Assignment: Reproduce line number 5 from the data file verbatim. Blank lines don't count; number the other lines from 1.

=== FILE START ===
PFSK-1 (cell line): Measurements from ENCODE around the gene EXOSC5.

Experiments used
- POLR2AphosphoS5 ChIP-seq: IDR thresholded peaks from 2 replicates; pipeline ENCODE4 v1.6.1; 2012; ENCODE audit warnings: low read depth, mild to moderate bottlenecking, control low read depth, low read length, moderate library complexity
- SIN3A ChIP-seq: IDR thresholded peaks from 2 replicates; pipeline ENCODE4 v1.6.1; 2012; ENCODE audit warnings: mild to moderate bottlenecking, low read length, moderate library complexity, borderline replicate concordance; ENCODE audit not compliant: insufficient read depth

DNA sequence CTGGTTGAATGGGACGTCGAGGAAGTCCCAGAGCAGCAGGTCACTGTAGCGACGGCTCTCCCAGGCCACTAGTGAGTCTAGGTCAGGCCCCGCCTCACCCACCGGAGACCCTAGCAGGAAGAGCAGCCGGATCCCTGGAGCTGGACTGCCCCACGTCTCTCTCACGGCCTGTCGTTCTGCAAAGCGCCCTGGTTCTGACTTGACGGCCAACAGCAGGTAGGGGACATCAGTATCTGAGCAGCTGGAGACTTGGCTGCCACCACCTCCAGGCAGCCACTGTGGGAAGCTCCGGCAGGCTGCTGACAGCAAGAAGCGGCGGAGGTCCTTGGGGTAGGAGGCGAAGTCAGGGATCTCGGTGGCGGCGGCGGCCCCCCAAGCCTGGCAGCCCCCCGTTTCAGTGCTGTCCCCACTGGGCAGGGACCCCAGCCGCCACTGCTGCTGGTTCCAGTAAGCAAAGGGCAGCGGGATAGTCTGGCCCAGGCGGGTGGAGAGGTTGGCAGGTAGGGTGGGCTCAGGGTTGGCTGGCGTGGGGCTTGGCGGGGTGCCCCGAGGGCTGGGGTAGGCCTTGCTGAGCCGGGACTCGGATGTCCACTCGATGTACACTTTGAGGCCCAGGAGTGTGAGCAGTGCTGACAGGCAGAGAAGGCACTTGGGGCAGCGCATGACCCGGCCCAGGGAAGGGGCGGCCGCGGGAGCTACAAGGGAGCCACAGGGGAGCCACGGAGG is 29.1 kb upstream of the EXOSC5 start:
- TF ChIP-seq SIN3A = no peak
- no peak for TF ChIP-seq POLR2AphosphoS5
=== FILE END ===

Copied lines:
DNA sequence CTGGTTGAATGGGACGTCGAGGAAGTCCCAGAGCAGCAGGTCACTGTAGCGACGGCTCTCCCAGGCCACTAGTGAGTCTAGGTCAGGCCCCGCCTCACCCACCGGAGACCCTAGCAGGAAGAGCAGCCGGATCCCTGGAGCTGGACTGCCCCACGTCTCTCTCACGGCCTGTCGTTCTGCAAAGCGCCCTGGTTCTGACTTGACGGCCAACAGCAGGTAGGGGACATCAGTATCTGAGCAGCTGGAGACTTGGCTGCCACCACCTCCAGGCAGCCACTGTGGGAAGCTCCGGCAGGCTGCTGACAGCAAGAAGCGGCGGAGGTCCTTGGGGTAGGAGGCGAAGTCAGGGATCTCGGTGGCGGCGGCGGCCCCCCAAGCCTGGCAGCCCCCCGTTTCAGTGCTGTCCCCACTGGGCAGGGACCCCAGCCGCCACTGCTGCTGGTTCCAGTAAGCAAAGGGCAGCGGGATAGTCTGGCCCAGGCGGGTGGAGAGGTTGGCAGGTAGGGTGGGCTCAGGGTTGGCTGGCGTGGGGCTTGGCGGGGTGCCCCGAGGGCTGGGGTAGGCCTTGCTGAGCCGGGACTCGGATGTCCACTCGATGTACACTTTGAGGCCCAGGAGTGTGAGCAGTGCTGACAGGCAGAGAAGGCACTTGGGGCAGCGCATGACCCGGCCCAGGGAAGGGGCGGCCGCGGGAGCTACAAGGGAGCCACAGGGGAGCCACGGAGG is 29.1 kb upstream of the EXOSC5 start: